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Grascals, Walker to appear on Muscular Dystrophy event

Monday, August 31, 2009 – Singer Bradley Walker and bluegrass group The Grascals will perform on the Muscular Dystrophy Association's 2009 Jerry Lewis Labor Day Telethon on Monday, Sept. 7. Together, The Grascals and Walker will perform the bluegrass standard, Will You Be Loving Another Man after which Walker will sing the gospel song Why Me by Kris Kristofferson. Their performances are scheduled to air between 6-7 a.m. Pacific. The Grascals will also be performing a second song, The Monkees' Last Train to Clarksville, at 3 a.m. Pacific the same day.

Walker was born with muscular dystrophy and has used a wheelchair his entire life. The 31-year-old Alabama native made his first Telethon appearance with the Oak Ridge Boys in 1989, followed by appearances in 2001 and 2002. In 2006, Rounder released Walker's debut album, "Highway of Dreams." Produced by Grammy-award winning musician and songwriter Carl Jackson, "Highway of Dreams" is a collection of hard country and bluegrass, featuring guest support by Vince Gill, Rhonda Vincent, Alecia Nugent, Ron Block and Rob Ickes.

The Grascals released their third studio album for Rounder, "Keep On Walkin', "in July 2008.

More news for Bradley Walker

CD reviews for Bradley Walker

Highway of Dreams CD review - Highway of Dreams
Alabama native Bradley Walker credits Merle Haggard as one of his major influences and inspirations, but it's fitting that one of the standout tracks on this solo debut is a cover of Lefty Frizzell's "I Never Go Around Mirrors." Though he doesn't sound quite exactly like Frizzell - Mark Chesnutt may be a closer contemporary comparison - Walker's phrasing and delivery are very much in the "Lefty" mold. With a rich, flexible baritone that straddles bluegrass »»»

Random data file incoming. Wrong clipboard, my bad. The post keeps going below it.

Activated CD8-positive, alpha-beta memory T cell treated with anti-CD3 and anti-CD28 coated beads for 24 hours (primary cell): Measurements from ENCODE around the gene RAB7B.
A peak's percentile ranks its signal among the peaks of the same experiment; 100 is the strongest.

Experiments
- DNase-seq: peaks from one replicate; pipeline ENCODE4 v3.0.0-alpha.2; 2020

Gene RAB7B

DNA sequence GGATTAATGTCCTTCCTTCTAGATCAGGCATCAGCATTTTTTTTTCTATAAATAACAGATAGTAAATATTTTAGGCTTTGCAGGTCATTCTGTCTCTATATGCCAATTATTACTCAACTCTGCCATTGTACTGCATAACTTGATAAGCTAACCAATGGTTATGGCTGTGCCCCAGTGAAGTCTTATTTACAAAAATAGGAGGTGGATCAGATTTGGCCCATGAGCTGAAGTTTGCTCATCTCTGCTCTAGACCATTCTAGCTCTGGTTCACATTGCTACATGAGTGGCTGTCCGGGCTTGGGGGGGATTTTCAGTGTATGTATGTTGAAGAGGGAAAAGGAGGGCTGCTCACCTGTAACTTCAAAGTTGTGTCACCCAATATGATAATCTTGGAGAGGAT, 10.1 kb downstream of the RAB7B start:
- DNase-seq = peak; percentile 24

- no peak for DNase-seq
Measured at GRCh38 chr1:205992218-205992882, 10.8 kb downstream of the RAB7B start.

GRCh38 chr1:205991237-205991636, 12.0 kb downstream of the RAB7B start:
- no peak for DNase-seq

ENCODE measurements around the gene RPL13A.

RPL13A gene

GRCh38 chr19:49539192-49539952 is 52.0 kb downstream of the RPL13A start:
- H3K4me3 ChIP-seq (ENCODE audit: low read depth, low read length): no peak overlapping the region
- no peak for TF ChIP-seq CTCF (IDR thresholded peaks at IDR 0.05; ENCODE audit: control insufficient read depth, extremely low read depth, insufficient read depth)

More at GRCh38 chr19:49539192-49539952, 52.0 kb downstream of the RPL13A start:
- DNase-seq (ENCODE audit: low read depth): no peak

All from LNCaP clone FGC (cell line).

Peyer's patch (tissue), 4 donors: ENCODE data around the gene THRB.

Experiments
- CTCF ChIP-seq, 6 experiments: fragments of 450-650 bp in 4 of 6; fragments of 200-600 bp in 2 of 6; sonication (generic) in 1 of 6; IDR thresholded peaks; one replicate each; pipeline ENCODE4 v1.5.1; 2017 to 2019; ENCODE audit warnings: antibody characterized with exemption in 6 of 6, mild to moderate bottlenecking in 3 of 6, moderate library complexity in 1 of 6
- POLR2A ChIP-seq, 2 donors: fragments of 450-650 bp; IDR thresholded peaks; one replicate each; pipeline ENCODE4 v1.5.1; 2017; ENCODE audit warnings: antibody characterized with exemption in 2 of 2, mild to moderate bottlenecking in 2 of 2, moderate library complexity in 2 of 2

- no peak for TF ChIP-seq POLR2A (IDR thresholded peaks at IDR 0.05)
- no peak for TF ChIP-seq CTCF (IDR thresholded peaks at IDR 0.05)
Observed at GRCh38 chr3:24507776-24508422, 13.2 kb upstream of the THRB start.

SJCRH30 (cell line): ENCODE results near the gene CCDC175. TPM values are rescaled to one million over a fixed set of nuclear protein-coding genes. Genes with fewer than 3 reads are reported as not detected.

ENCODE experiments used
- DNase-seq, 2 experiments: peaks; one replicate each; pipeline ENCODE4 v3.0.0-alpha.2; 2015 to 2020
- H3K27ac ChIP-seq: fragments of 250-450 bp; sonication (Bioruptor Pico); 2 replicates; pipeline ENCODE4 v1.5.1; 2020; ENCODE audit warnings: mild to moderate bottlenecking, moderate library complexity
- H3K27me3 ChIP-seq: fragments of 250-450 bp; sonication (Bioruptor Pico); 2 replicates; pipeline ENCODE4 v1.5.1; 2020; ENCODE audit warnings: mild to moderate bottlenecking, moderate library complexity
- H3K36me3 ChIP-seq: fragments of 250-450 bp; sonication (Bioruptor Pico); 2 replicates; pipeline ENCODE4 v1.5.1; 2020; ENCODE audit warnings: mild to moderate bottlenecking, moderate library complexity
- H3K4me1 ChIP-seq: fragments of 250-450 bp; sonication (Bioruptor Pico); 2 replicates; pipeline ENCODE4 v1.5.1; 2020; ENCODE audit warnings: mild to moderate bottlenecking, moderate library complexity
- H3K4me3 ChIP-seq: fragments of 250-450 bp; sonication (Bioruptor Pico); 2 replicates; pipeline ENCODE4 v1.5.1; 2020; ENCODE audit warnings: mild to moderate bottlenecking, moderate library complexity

Editorial: Walking the talk – When names like Hank Williams, Johnny Cash, Waylon and the Hag are invoked, you're talking hard core country. These are the touchstones of country , the guys who made country music what it was and still is (or maybe can be). When these folks would sing about being down-and-out and the rough-and-tumble, they knew of what they were singing about. Fast forward a few years to the country singers of today. »»»
Concert Review: The Lil Smokies provide the perfect antidote – On a night when the world to be falling further apart thanks to coronavirus (this would be the night the NBA postponed the season), there stood The Lil Smokies to at least in some small measure save the day. The quintet is part of a generation of musicians with bluegrass as the basis, but not totally the sum of the music either.... »»»
Concert Review: White makes the case for himself, no matter how dark the music – John Paul White opined with a glint in his eyes that his songs were not of the uplifting variety. In fact, they were downright dark. How else to explain "The Long Way" with the line "long way home back to you." Or "James," a song inspired by his grandfather who suffered from dementia. But lest you think that the Alabama... »»»
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